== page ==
Our panel shares dry skin solutions

— Photo by Patrick Ward

Did winter suck the moisture out of your skin? Try these expert tips.

Though spring is on its way, the air still lacks humidity. Your skin is rough, dry, and lackluster. You can act right now to reverse winter skin damage, by modifying your diet, adding some new skin care products to your daily care regimen, or even taking shorter showers. This month, here are some expert tips from our panel on combating dry skin.

Kristin Henriksen, Certified Herbalist/Aromatherapist, Reindeer Bridge Herbs

A balance of oil and moisture is crucial for healthy skin. For oil and moisture to work together, there has to be enough water present in the cells and enough oil to act as a shield, preventing evaporation. Dry skin can be caused, or aggravated, by a poor diet, exposure to harsh environments, chemicals, pharmaceutical medications, diuretics, liver congestion, and harsh soaps. Deficiencies in vitamin A, B complex, C, and E can cause dry skin, and especially deficiencies in essential fatty acids (EFA’s). Since the body does not produce them, they must be ingested. EFAs will be found in fish, shellfish, pumpkin seeds, sunflower seeds, walnuts, almonds, leafy greens, chia seeds, evening primrose oil, flax, and hemp seeds.

Herbs can be very helpful for topical use, especially for eczema and dry, chapped. or cracked skin. Plantain and calendula can be infused into a lotion or skin oil and used as needed. Internally, nourishing herbs in the form of teas such as nettles, alfalfa, and oat straw, mixed with moisturizing demulcents such as marshmallow, cleavers, and slippery elm can support the skin internally.

All of these suggestions might be helpful, but without water, it’s like trying to grow grass in the desert. Calculate half to three-quarters of your weight in pounds, and drink that many ounces of water per day. For example, a 150 lb person requires 75 ounces of water daily. The trick that seems to work for most people is to carry water with you everywhere you go, to help ensure you are consuming what you need every day.

Elizabeth J. Carroll, Esthetician, Elizabeth Skin, Edgartown

In addition to using a gentle cleanser, exfoliation of dead skin cells is key. Exfoliation allows moisturizer to penetrate the skin. At home, you can use a gentle exfoliating cleanser with a face cloth, two to three times a week. Then moisturize while your skin is still moist. I recommend a professional exfoliation treatment every four to six weeks, depending on your skin type. And get a professional skin analysis to be sure you are using the correct at home product. Some over the counter products have a high alcohol content which dries the skin. Wearing sunscreen on a daily basis, even in winter, is crucial to protecting the skin. Other tips:

  • Try to avoid long, hot showers
  • Use a humidifier in the winter
  • Drink plenty of water
  • Eat omega-3 rich foods. Essential fatty acids can help fortify the skin’s natural oil retaining barriers. Foods rich in omega-3 include cold water fish, flaxseed, walnuts, and safflower oil.

Sheila Muldaur, Certified Classical Homeopath, Integrated Health Care, Vineyard Haven

Cell salts or tissue remedies are low potency homeopathic mineral preparations, credited for healing that is gentle and steady and completely safe for home use. These are slow acting and can be taken over time. Specific cell and tissue salts that can be taken internally for dry skin are:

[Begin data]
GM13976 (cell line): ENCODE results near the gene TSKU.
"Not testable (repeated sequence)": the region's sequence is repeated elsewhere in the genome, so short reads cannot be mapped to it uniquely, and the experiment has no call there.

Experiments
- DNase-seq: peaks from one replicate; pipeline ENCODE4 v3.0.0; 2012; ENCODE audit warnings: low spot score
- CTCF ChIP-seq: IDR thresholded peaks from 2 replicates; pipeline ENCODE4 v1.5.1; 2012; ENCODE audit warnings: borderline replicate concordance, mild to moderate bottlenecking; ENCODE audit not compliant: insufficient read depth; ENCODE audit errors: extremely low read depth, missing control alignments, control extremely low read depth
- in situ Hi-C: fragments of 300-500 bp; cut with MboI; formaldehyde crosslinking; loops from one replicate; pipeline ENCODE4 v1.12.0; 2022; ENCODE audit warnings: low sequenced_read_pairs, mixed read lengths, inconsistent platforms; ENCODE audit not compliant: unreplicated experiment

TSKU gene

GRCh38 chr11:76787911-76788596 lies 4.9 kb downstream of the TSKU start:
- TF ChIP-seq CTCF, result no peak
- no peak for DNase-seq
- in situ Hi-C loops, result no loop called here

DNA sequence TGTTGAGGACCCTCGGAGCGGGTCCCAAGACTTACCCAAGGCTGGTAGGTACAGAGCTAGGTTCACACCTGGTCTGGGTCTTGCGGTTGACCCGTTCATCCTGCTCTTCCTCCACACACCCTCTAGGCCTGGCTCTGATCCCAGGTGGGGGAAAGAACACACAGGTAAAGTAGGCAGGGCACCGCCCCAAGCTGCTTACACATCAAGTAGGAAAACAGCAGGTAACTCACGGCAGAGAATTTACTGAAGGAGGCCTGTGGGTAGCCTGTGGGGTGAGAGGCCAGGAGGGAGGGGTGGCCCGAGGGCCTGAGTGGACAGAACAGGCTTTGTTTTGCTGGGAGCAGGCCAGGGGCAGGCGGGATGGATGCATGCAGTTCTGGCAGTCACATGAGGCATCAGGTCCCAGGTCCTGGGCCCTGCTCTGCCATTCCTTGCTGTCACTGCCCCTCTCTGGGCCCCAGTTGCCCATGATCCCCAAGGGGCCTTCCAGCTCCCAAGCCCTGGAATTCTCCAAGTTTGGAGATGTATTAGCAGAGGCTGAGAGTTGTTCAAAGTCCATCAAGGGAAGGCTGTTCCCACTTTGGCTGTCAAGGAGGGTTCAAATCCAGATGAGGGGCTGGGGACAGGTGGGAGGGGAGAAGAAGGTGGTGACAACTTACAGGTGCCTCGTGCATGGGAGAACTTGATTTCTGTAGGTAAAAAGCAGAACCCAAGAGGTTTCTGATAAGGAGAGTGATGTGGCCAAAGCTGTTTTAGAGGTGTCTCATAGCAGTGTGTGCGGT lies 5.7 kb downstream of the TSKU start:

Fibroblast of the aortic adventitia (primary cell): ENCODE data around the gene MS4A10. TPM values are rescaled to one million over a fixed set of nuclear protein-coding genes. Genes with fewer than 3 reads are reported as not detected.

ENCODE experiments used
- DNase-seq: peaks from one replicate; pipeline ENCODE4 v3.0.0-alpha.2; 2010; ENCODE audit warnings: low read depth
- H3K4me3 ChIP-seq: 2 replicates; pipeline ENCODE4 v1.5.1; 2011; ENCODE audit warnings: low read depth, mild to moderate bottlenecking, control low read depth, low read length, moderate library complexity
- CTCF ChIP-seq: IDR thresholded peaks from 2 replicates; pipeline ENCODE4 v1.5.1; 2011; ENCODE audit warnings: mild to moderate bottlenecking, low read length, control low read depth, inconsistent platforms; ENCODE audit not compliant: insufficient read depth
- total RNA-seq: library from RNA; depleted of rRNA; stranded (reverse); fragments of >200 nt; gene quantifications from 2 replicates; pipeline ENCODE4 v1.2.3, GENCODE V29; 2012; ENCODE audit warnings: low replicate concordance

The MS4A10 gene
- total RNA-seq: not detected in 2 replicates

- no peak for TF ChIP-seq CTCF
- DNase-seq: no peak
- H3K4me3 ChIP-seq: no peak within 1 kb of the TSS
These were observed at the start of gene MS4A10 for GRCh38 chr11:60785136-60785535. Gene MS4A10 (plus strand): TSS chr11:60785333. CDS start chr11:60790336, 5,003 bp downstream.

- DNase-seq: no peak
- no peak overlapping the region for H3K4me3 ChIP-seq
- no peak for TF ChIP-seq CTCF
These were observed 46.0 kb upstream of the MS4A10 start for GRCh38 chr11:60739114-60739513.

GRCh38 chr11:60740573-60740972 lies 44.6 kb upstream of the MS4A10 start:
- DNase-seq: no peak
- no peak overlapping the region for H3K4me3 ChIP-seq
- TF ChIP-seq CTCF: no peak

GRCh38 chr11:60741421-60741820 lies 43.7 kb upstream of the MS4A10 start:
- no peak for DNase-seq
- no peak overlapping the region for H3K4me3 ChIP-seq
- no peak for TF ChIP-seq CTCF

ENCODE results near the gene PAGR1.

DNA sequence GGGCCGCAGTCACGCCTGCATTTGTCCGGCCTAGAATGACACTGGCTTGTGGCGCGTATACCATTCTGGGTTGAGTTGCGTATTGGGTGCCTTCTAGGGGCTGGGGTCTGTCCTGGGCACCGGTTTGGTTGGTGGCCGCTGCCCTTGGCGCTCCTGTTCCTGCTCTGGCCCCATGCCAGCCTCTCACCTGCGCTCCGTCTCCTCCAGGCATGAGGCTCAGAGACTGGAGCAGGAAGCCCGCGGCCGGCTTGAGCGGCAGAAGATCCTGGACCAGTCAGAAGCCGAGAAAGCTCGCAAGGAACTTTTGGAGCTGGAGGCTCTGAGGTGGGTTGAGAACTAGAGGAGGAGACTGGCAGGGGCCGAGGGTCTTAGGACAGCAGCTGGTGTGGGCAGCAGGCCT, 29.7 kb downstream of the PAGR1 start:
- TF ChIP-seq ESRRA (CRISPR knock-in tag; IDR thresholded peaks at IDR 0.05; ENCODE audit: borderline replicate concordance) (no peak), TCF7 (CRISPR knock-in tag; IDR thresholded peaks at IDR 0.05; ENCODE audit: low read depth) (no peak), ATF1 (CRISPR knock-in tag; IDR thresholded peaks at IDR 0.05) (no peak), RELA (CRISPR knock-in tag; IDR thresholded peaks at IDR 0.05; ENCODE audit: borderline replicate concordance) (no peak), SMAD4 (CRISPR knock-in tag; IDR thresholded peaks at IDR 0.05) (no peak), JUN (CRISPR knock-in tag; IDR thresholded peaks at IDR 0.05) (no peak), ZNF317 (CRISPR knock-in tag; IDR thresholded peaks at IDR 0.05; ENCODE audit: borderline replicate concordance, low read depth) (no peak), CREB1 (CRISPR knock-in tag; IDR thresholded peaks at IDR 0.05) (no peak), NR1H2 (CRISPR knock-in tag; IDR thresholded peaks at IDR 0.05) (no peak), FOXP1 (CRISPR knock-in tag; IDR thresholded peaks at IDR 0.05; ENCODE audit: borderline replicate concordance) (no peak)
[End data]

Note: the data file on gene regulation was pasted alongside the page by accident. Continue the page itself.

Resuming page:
• Kali sulphuricum, for general skin dryness and flaking or scaling of the skin.
  • Calcarea phosphorica, for any chronic skin conditions, because it soothes the skin.
  • Natrum Muriaticum is important for dry hands and lips and cracked or chapped skin in general.

Chose the cell salt(s) that best matches your skin’s symptoms. Follow package directions for administration. On the Island, you can find Hylands and NuAge brands in a six-fold potency at health food stores.

The Staff at Sea Spa Salon, Edgartown

As skin is our largest organ, and we will have it forever, we must treat it with care. We here at Sea Spa like to add a few drops of our Aromessence oils into our facial masks to make it that much more effective. Professional grade hyaluronic acid helps to bind the essential oils into the skin for deeper penetration. A facial treatment aids in cell renewal for the dry skin by correcting ph balance and protecting it from the elements. Our estheticians, such as Virginia Vogt at Sea Spa Salon, can help identify your skin condition. While your skin type always remains the same, its condition changes with the environment and can create dullness. Seasonally, skin care products and regimen need to change to keep the skin looking its best. Living on the Island means a salty environment, but it doesn’t mean we have to all look salty. Even our fishermen could enjoy the right products to rejuvenate the skin.

Laura L. Denman MS, RD, Abundant Life Nutrition

I hate having dry skin. I hate the way it feels, the itchiness, the velcro sound as I pull on my socks. It can even prevent me from falling asleep, so I am all about prevention. My approach is two-pronged: internal and external. On the internal front, I take Omega 3 Fatty Acid (3000-4000mg) capsules every day, and I drink plenty of water. In the cold winter months, that water comes from filling up my tea cup with warm water, reusing the same bag over and over. I also have a green smoothie with lots of vegetables and some fruit most mornings, which helps prevent dry skin. Externally, lotion is never far from me. I stash it everywhere. The one that I slather on with abandon, which seems to work great for my entire family, is a Tropical Traditions brand made with coconut oil and no harmful ingredients. I also limit really hot showers, as that really dries out the skin. Knock on wood, my family is dry skin free this winter.